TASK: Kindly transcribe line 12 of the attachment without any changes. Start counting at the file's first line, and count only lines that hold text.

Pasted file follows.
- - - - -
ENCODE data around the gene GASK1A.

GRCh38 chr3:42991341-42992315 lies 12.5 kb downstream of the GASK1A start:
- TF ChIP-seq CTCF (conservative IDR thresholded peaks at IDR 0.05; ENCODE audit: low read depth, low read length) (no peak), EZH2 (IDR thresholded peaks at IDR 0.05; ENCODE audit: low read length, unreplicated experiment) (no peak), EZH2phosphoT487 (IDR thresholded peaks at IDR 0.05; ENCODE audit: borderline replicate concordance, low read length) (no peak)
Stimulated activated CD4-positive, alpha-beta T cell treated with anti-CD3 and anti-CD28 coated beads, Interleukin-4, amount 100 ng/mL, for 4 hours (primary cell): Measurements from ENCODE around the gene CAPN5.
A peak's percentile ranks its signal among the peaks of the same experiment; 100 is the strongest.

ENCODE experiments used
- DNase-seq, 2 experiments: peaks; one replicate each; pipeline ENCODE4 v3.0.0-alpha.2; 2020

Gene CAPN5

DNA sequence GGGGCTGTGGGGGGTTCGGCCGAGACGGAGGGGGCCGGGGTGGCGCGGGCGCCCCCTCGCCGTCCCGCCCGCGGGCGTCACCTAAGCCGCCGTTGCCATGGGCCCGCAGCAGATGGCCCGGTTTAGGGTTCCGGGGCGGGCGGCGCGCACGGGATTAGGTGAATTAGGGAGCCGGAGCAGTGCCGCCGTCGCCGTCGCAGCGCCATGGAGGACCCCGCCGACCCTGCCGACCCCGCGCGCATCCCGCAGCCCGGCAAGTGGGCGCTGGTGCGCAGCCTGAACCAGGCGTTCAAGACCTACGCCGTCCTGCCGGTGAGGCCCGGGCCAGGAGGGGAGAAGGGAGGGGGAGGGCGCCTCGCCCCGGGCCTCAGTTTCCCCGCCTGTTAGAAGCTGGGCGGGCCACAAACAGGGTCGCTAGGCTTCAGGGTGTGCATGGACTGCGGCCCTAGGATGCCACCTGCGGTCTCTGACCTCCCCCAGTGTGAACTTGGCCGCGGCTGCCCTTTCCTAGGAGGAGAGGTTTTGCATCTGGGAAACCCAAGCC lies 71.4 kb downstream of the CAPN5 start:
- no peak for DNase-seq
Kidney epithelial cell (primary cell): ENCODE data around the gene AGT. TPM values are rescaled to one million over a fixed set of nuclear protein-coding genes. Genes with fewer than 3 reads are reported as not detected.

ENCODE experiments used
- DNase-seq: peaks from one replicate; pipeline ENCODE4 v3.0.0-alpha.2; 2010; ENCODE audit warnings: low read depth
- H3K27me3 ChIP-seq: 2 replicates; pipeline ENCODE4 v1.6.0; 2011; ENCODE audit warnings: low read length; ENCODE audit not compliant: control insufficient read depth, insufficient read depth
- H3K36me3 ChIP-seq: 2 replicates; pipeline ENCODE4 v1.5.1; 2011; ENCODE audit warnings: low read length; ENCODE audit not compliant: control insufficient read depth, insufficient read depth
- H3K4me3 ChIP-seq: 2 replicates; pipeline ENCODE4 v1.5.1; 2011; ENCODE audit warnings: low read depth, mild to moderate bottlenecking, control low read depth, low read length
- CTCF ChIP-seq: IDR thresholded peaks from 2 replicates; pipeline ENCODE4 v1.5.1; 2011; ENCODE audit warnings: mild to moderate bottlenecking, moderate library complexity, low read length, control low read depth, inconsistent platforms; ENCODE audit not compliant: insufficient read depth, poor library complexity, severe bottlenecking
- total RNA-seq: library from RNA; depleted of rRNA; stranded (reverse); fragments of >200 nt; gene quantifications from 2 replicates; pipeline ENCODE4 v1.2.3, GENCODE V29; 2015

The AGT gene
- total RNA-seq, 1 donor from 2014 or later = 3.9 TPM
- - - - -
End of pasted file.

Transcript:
ENCODE experiments used